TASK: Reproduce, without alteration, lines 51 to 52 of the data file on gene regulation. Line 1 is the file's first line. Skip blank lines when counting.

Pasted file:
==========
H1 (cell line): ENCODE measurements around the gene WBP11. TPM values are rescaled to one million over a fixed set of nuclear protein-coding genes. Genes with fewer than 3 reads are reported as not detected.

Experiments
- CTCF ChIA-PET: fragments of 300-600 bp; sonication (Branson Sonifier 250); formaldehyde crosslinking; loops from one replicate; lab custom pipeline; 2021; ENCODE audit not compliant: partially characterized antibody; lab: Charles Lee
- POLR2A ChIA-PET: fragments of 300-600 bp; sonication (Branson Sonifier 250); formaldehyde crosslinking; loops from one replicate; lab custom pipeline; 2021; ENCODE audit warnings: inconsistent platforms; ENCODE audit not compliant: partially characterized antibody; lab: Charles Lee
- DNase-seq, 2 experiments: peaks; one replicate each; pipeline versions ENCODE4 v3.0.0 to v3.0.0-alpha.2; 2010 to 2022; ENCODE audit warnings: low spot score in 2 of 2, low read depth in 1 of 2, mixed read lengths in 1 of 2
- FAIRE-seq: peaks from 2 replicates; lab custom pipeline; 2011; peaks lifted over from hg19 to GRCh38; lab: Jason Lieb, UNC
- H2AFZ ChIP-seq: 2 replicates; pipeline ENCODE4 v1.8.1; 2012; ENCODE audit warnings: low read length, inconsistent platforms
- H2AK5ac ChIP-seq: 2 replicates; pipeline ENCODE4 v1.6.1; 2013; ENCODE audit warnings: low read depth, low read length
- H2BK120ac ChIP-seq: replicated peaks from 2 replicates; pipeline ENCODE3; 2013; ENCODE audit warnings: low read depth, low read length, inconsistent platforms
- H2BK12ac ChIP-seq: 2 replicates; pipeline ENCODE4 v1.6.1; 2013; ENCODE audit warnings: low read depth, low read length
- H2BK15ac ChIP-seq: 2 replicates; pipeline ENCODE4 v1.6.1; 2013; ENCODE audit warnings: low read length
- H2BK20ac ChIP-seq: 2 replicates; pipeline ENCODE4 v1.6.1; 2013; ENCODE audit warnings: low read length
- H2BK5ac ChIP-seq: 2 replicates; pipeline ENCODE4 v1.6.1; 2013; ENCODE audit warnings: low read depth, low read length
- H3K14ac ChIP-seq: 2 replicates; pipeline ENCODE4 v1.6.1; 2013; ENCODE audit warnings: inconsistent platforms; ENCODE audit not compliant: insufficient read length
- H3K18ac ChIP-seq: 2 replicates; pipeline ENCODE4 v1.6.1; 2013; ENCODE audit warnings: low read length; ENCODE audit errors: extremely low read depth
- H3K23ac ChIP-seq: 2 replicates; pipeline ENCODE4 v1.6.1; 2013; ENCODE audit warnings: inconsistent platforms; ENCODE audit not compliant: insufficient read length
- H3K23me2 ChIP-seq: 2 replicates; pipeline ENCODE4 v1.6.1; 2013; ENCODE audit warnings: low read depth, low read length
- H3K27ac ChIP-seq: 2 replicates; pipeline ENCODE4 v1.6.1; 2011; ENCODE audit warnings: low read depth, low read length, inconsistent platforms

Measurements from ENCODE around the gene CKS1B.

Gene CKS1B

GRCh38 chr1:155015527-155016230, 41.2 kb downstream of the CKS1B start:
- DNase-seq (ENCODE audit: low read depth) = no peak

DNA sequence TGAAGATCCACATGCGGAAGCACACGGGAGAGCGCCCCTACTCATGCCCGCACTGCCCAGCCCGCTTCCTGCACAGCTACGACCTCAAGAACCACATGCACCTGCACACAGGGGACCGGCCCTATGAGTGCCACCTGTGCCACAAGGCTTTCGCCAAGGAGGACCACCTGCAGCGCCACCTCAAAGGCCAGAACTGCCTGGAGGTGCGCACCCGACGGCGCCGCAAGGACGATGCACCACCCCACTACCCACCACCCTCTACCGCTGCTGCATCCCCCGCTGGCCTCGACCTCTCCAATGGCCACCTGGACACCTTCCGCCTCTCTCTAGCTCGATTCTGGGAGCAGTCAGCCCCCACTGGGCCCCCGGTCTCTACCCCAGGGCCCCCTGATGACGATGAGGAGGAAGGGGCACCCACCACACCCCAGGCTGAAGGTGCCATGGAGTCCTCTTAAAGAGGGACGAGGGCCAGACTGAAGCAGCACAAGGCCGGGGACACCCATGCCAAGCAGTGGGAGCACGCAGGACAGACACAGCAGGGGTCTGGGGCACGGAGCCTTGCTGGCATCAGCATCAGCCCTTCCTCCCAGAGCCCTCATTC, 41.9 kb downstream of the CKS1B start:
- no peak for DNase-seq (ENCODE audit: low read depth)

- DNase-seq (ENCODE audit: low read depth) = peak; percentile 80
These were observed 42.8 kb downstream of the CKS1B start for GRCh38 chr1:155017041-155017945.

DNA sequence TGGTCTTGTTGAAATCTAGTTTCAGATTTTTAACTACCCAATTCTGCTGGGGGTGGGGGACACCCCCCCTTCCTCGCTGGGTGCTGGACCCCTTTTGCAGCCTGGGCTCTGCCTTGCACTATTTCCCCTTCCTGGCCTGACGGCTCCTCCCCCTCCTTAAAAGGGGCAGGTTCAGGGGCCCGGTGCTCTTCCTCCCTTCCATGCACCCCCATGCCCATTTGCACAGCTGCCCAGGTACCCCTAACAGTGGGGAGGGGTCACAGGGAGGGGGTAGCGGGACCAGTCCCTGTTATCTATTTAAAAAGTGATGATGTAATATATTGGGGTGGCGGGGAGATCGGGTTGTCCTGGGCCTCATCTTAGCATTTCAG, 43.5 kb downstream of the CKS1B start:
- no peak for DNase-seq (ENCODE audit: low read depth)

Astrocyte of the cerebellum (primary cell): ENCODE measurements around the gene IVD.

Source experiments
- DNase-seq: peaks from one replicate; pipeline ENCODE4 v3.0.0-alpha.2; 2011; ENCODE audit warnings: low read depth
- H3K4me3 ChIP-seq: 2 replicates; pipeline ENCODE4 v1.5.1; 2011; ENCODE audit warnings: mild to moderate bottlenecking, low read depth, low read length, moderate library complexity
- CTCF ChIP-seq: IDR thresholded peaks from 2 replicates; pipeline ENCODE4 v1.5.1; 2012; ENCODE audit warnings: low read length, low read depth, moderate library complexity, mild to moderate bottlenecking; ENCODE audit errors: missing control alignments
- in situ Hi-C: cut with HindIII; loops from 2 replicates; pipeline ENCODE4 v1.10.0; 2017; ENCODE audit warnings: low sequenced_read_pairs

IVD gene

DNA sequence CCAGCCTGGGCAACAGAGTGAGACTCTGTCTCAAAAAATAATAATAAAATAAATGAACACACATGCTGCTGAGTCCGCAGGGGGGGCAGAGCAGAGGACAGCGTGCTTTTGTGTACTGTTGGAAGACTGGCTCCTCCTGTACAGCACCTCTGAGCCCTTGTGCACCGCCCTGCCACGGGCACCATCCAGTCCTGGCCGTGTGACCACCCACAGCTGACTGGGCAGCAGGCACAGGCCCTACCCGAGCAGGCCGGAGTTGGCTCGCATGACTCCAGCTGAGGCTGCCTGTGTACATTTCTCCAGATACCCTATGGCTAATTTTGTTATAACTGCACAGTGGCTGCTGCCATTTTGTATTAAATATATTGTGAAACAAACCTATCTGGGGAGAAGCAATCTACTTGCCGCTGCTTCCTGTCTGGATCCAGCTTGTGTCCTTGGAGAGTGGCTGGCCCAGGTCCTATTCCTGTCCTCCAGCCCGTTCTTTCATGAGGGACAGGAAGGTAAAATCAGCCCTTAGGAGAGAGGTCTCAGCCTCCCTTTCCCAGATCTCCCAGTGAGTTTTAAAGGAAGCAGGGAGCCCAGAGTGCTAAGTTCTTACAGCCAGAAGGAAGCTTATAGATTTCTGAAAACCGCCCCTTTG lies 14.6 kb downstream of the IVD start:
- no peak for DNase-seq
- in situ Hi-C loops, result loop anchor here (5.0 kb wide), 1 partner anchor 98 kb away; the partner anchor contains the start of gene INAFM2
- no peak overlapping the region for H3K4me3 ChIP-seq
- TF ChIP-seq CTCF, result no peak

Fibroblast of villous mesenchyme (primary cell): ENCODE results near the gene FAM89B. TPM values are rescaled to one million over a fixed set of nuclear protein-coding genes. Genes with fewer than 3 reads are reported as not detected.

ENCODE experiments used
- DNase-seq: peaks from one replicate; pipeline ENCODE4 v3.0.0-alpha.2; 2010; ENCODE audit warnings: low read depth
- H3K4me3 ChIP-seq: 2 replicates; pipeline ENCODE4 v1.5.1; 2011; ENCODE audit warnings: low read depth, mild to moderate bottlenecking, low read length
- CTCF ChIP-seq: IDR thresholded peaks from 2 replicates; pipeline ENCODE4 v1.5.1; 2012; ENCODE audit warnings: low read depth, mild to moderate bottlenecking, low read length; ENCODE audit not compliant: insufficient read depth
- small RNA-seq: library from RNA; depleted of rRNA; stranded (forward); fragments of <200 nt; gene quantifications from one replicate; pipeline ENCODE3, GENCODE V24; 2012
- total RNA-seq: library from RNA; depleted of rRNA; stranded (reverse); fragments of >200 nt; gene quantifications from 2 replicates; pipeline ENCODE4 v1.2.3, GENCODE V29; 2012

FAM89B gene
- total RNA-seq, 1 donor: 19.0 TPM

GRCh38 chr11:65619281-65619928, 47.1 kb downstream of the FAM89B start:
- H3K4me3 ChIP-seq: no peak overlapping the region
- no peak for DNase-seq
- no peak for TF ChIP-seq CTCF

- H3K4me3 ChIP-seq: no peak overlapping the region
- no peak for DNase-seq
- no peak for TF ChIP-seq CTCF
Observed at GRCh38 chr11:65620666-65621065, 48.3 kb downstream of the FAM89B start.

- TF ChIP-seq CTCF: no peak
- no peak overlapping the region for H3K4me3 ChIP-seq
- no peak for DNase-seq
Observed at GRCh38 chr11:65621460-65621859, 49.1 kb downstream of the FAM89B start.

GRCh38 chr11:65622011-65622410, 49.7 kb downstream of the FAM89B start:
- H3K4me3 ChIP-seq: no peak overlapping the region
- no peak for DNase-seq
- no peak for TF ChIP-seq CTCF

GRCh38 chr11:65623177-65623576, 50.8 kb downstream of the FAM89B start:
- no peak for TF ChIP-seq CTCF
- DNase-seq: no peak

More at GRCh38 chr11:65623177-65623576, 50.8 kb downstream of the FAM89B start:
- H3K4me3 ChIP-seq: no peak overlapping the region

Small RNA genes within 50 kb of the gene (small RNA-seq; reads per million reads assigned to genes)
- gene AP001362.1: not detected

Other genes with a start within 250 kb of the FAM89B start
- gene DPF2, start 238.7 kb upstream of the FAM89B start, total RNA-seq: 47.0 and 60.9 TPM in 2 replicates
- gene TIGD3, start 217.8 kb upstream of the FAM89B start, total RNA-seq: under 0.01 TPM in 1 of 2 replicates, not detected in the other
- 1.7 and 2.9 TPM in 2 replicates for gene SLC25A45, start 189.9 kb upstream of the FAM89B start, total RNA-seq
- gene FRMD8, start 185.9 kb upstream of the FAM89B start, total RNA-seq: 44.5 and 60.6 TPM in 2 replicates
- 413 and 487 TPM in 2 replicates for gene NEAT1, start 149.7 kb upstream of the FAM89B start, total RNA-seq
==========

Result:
- H3K4me3 ChIP-seq: no peak overlapping the region
- no peak for DNase-seq